But there is something we can do, not alone, but with a movement that we are creating. The liberal and progressive forces have made some big mistakes -- but we can change that, and we have a strategy for how to do that and how to Reclaim America.

That's why we are inviting people to come to San Francisco this Sunday. In the morning, we are asking people to attend some African American church, wherever you live in the country, because the Progressive Baptists of America have declared Sunday a day of solidarity around the assertion Black Lives Matter. Then, Sunday afternoon, we will start our conference with a focus on that theme, before moving to the larger issue of how to repair and transform the liberal and progressive forces in the US to become far more effective in changing our economic and political system.

JB: Who's going to be presenting on Sunday, Michael?

ML: Among the presenters at our Reclaim America conference: George Lakoff Prof. of Cognitive Science and Linguistics at the UC Berkeley, author of Don't Think of an Elephant and Moral Politics, Matthew Fox Liberation Theologian, author of Original Blessing and The Coming of the Cosmic Christ, Marianne Williamson author of Healing the Soul of America: A Return to Love and Imagine What America Could Be in the 21st Century, Rhonda Magee Professor of Law at USF teaches Race Law and Policy, Cat Zavis Attorney, Executive Director, the Network of Spiritual Progressives, mediator, and teacher of Empathic Communication, Reginald W. Lyles from Allen Temple Baptist Church in Oakland and former advisor to Assemblyman Sandre Swanson, Jorge Aquino Liberation Theologian of the Theology and Religious Studies Dept. of USF, Rebecca Kaplan Oakland City Council President, Iftekhar Hai President of United Muslims of America Interfaith Alliance, Rev. Amos Brown pastor, Third Baptist Church of San Francisco. And I'll have some words of my own to share!

JB: Impressive roster!

ML: Yes. We will mourn what has happened to our country and to the planet, acknowledge our own responsibility (rather than just blame the super-rich and their ability to manipulate media and spend millions on candidates who serve their interests), challenge liberals and progressives to think more deeply about what changes are needed in the ways that they present themselves, draw upon the wisdom of secular humanists, religious traditions (all of them), and spiritual-but-not-religious thinkers, and the work of the (interfaith and secular-humanist-welcoming) Network of Spiritual Progressives. We will hear each other's ideas for how to move forward, build ties among the vast array of social change organizations, progressive religious and spiritual communities, and learn skills for improving our ability to have our most visionary ideas really taken seriously by our families, neighbors, co-workers, and even some of our most cynical friends.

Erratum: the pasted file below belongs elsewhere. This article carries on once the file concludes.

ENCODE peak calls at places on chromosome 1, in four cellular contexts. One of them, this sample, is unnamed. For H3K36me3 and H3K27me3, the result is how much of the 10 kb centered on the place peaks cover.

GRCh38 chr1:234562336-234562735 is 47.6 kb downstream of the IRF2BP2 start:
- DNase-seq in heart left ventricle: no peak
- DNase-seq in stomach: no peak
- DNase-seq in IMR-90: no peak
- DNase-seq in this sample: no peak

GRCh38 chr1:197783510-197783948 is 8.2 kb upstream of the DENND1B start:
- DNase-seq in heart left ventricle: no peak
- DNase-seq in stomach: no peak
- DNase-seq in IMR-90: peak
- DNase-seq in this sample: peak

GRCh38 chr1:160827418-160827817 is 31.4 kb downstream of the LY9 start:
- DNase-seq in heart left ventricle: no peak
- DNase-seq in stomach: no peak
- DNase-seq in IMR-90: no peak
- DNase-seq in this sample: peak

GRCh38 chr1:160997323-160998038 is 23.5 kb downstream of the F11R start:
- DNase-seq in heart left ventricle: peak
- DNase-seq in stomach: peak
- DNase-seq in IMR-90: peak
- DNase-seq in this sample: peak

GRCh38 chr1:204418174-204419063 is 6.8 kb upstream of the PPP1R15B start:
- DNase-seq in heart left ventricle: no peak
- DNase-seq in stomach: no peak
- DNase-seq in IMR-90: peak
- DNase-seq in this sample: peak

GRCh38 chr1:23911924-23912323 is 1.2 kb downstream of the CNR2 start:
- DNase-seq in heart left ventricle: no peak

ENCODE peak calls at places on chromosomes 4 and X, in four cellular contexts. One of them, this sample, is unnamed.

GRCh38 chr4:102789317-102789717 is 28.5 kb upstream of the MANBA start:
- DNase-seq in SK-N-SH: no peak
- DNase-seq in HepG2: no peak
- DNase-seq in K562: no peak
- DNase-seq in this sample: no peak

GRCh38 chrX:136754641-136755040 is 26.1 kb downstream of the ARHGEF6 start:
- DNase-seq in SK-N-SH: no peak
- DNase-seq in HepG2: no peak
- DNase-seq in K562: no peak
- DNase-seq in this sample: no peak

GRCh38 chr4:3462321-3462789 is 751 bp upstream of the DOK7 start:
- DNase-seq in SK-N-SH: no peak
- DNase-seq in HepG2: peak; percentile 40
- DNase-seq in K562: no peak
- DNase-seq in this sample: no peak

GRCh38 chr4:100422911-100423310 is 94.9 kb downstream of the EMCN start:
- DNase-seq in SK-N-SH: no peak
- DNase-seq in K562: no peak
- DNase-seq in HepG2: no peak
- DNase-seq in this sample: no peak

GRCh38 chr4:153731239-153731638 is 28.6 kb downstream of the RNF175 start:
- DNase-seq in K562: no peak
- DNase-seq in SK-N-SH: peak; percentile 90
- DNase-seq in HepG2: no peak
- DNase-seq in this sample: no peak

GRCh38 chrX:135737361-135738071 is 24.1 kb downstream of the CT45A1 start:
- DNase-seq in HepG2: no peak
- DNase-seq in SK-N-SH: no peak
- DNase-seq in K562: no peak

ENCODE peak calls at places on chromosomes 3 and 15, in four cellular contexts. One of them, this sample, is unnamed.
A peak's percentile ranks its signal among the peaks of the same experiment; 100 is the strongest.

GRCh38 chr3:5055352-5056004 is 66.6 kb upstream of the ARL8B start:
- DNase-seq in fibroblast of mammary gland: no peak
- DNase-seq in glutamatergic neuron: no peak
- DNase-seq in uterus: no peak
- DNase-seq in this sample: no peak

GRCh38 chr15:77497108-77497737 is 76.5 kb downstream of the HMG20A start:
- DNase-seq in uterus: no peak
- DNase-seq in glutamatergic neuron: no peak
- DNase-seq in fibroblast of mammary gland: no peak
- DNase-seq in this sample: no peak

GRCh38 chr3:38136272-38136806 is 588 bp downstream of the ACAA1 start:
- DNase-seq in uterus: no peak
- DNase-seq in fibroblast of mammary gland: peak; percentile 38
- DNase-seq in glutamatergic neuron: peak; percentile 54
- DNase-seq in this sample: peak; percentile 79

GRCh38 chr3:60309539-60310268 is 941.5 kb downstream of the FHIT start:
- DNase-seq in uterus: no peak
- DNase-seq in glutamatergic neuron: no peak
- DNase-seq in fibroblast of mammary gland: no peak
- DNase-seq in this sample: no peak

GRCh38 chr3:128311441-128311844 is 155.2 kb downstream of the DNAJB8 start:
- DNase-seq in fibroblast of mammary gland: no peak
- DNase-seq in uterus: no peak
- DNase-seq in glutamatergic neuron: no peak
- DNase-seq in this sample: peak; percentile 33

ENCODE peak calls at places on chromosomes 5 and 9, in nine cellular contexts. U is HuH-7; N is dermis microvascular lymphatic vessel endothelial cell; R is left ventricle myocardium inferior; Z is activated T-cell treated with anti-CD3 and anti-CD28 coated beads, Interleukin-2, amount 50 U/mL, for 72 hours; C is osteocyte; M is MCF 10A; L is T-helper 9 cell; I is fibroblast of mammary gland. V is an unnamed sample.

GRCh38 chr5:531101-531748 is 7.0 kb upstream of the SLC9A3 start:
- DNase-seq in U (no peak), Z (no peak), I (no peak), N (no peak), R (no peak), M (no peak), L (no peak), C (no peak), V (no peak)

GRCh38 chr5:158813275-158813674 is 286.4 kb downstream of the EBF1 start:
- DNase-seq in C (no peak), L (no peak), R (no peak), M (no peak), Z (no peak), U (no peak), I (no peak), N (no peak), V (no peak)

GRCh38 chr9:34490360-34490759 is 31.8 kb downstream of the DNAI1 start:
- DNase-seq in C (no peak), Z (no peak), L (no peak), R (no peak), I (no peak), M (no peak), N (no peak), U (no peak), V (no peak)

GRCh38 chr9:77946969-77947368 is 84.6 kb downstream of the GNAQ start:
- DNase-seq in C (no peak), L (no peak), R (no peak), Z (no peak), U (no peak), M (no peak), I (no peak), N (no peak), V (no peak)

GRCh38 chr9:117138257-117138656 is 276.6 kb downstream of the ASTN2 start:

Part of our intention is to reintroduce into public discourse the ethical values that could contribute to rebuilding a society based on love, care, generosity, awe and wonder. And you can play an important role by challenging progressive organizations to introduce into all their activities a shared vision of the world we want -- not just focusing on what is wrong with the way things are now, but presenting a positive vision of the world as it needs to be -- a New Bottom Line of love, caring, kindness, generosity, social justice, peace, environmental sanity and awe and wonder at the grandeur and preciousness of our planet earth and the universe of which we are a part.

JB: Who's your target audience?

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Joan Brunwasser is a co-founder of Citizens for Election Reform (CER) which since 2005 existed for the sole purpose of raising the public awareness of the critical need for election reform. Our goal: to restore fair, accurate, transparent, secure elections where votes are cast in private and counted in public. Because the problems with electronic (computerized) voting systems include a lack of (more...)